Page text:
Helping Children Cope with Traumatic Events

Helping Children Cope with Traumatic Events was developed in response to the tragedy at Sandy Hook Elementary School in Newtown, Connecticut. This booklet provides practical guidance for caregivers—including parents, family members, teachers, clergy, and volunteers—on how to help support children after a traumatic event. This booklet provides readers with an overview of common reactions to violent acts, including a breakdown of common signs and symptoms by age. Concrete steps for caring for children’s emotional and spiritual needs in the wake of a traumatic event are also provided.
by Humanitarian Disaster Institute
Views: 4377

Why Did You Let Me Get Hurt? Conflict and Siege Threaten Gaza’s Young Minds

Feb. 2012
Generations of Gaza’s children have had to face day after day of poverty, insecurity and fear. Boys and girls there view the unfettered access to the basics of life—food, water, sanitation, healthcare, safety—as luxuries. In December 2008, the Israeli Army and Hamas engaged in more than three weeks of intense fighting that intensified the physical and psychological destruction. Hundreds of children were killed and hundreds more injured or disabled. Others were left with the mental distress caused by enduring violence and destruction.
by Ashley Jonathan Clements
Views: 4191

Small feet, deep prints

Small Feet, Deep Prints not only describes how conflicts are affecting youngsters, but documents how children and young people in Kenya, Rwanda, Somalia and Uganda are working as partners with World Vision in peacebuilding. PDF: 1.14 Mb
by Valarie Vat Kamatsiko
Views: 4347

Grassroots efforts to prevent and resolve violence

Grassroots peacebuilders have proven over and over that conflict is NOT inevitable and that development and peace are complementary, not competitive. From Kosovo to Indonesia to Sierra Leone, ordinary people are building peace by risking their own lives to save others from the curse of conflict. PDF: 662 Kb
by World Vision International Policy and Advocacy
Views: 4392

A Shared Future: Local Capacities for Peace in Community Development

This book chronicles World Vision's groundbreaking experiences and learnings in adapting Local Capacities for Peace methodology for long-term transformational development. PDF: 2.81 Mb
by Michelle Garred and Mohammed Abu-Nimer
Views: 4323

Religion, Conflict & Peacebuilding

Sept. 2009
Conflict is an inherent and legitimate part of social and political life, but in many places conflict turns violent, inflicting grave costs in terms of lost lives, degraded governance, and destroyed livelihoods. The costs and consequences of conflict, crisis, and state failure have become unacceptably high. Violent conflict dramatically disrupts traditional development and it can spill over borders and reduce growth and prosperity across entire regions. Religion is often viewed as a motive for conflict and has emerged as a key component in many current and past conflicts. However, religion does not always drive violence; it is also an integral factor in the peacebuilding and reconciliation process. Development assistance and programming does not always consider this linkage, nor does it fully address the complexity of the relationship between religion and conflict. As a main mobilizing force in many societies, proper engagement of religion and its leaders is crucial.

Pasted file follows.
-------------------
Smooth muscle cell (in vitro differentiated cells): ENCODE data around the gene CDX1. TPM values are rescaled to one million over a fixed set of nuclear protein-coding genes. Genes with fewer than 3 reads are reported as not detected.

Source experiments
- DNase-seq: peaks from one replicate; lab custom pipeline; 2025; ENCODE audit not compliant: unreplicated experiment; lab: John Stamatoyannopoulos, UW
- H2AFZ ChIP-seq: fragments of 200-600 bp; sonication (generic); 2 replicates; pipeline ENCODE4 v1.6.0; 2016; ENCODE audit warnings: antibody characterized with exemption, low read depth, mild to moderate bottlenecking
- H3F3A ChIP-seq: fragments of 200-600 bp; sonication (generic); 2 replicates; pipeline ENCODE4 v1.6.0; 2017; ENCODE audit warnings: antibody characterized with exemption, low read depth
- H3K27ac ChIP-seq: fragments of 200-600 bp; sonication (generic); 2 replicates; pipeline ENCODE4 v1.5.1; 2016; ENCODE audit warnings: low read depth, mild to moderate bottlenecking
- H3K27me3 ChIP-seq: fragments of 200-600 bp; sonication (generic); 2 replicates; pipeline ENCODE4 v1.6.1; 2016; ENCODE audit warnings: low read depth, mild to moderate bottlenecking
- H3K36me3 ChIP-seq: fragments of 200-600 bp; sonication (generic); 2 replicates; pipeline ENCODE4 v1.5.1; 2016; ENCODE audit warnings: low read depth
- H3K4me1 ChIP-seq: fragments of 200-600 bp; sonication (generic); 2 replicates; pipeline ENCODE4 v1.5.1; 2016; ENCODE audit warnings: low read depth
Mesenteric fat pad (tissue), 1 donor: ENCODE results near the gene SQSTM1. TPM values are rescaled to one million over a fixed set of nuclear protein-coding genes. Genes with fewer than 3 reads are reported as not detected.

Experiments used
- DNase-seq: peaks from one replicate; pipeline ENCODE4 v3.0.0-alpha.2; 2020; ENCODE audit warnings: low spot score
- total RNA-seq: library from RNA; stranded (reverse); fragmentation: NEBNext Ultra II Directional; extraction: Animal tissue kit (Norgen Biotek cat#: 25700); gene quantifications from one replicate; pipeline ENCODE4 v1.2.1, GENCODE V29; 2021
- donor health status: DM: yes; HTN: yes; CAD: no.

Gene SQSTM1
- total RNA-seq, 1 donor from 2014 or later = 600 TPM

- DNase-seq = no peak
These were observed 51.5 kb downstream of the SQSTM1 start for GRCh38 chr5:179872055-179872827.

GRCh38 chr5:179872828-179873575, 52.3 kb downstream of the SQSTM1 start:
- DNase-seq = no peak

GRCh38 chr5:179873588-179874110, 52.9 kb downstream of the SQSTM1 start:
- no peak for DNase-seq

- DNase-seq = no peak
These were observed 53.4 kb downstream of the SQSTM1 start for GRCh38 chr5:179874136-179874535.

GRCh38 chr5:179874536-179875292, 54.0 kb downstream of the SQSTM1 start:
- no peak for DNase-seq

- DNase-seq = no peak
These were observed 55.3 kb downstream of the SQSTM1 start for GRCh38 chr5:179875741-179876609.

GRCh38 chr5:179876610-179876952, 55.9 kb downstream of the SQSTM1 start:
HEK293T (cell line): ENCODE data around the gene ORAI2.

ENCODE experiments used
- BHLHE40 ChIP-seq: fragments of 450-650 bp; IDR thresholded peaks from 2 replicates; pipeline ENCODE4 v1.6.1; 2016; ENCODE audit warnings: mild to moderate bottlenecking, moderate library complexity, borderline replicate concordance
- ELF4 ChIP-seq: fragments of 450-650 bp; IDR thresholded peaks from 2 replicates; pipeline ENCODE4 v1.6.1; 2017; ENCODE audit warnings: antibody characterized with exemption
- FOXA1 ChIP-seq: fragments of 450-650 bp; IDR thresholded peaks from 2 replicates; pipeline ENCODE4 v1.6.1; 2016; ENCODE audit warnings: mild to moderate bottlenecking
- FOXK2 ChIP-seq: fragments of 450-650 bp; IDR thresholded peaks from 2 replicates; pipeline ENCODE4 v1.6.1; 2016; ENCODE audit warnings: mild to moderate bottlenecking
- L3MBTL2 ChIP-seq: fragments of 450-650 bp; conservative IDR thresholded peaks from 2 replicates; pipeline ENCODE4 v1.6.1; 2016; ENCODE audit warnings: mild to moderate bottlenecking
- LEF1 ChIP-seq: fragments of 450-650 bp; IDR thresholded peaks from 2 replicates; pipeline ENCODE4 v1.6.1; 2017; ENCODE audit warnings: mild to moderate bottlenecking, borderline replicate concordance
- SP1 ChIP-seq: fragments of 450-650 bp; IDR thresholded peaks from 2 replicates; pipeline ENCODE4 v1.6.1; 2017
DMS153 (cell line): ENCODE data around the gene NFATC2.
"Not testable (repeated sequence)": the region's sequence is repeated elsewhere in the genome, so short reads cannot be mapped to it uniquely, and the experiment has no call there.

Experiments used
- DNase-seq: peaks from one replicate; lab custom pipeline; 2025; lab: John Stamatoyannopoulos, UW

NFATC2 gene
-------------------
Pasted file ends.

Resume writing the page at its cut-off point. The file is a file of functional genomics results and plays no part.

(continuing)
by United States Agency for International Development
Views: 4397

A World Free of Nuclear Weapons

Jan. 2007
by George P. Shultz, William J. Perry, Henry A. Kissinger and Sam Nunn
Views: 4469

Women’s Peace Building and Human Rights Awareness Training, 2007 Project Report

This report covers the first phase in a two-phase project designed by ALARM to equip 60 women from Uganda, Sudan, Burundi, Rwanda and Congo to train a total of 600 women at grassroots level in the areas of peacebuilding and human rights awareness in their communities. Activities in this phase of the project were concluded in December 2007. ALARM designed this project to educate women on human rights, to equip women with negotiation skills that will create a more level playing field as they advocate for their rights, negotiate property matters, participate in business to support their families and improve their personal wellbeing; to equip women with basic skills in communication, conflict management and conflict mediation, and enhance their participation in peace building within their communities through their involvement in community and conflict resolution mediation centers.